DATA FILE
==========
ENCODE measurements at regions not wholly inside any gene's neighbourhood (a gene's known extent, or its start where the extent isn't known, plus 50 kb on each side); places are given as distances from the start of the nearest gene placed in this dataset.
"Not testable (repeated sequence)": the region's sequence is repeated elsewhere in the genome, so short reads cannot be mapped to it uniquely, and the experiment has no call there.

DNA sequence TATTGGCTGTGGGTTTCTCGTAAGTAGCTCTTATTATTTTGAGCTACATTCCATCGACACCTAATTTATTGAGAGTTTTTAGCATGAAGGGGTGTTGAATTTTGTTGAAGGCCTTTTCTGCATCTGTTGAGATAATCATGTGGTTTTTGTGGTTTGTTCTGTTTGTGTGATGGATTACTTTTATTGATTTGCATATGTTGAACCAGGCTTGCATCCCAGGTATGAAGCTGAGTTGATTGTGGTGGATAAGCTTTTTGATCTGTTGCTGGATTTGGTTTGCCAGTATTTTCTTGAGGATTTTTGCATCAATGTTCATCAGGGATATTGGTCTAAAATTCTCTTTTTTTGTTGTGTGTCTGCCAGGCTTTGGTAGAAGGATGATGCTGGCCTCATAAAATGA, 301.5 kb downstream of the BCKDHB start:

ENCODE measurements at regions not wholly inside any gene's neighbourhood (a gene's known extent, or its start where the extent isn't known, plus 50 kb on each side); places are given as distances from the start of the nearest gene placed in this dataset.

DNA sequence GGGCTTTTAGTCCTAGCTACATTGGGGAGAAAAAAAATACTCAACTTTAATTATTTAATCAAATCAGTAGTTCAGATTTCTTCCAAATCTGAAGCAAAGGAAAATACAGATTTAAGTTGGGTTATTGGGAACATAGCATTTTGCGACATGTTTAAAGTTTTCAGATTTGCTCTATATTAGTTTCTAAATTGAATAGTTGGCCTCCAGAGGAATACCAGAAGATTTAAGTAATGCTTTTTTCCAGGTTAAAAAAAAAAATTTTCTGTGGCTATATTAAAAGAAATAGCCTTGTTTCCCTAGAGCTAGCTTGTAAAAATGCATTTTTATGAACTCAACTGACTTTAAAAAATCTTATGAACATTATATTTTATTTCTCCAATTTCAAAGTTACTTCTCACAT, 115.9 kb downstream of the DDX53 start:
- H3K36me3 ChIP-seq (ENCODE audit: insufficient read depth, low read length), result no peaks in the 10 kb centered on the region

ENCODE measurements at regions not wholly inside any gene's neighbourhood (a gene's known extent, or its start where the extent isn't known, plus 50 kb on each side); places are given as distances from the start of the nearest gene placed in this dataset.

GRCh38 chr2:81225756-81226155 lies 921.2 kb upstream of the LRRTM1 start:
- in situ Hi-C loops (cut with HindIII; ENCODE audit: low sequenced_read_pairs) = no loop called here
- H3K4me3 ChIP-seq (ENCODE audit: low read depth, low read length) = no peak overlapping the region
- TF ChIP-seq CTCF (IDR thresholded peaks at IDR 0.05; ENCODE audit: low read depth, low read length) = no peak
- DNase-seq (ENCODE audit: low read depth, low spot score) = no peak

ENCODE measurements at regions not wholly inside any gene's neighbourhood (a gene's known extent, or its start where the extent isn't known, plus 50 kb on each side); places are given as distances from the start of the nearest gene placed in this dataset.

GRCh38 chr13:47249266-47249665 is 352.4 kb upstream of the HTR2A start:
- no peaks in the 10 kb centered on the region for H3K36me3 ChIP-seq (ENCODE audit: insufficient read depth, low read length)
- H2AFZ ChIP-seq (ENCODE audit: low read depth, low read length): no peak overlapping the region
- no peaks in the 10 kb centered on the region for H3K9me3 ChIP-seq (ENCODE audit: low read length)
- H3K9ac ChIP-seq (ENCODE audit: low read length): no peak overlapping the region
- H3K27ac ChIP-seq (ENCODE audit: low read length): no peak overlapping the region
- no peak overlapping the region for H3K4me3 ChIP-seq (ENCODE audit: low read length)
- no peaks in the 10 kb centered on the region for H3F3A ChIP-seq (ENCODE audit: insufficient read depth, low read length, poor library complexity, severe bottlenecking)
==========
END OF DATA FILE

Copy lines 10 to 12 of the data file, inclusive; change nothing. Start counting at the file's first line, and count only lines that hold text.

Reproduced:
- H3K4me3 ChIP-seq (ENCODE audit: low read depth, low read length) = no peak overlapping the region
- TF ChIP-seq CTCF (IDR thresholded peaks at IDR 0.05; ENCODE audit: low read depth, low read length) = no peak
- DNase-seq (ENCODE audit: low read depth, low spot score) = no peak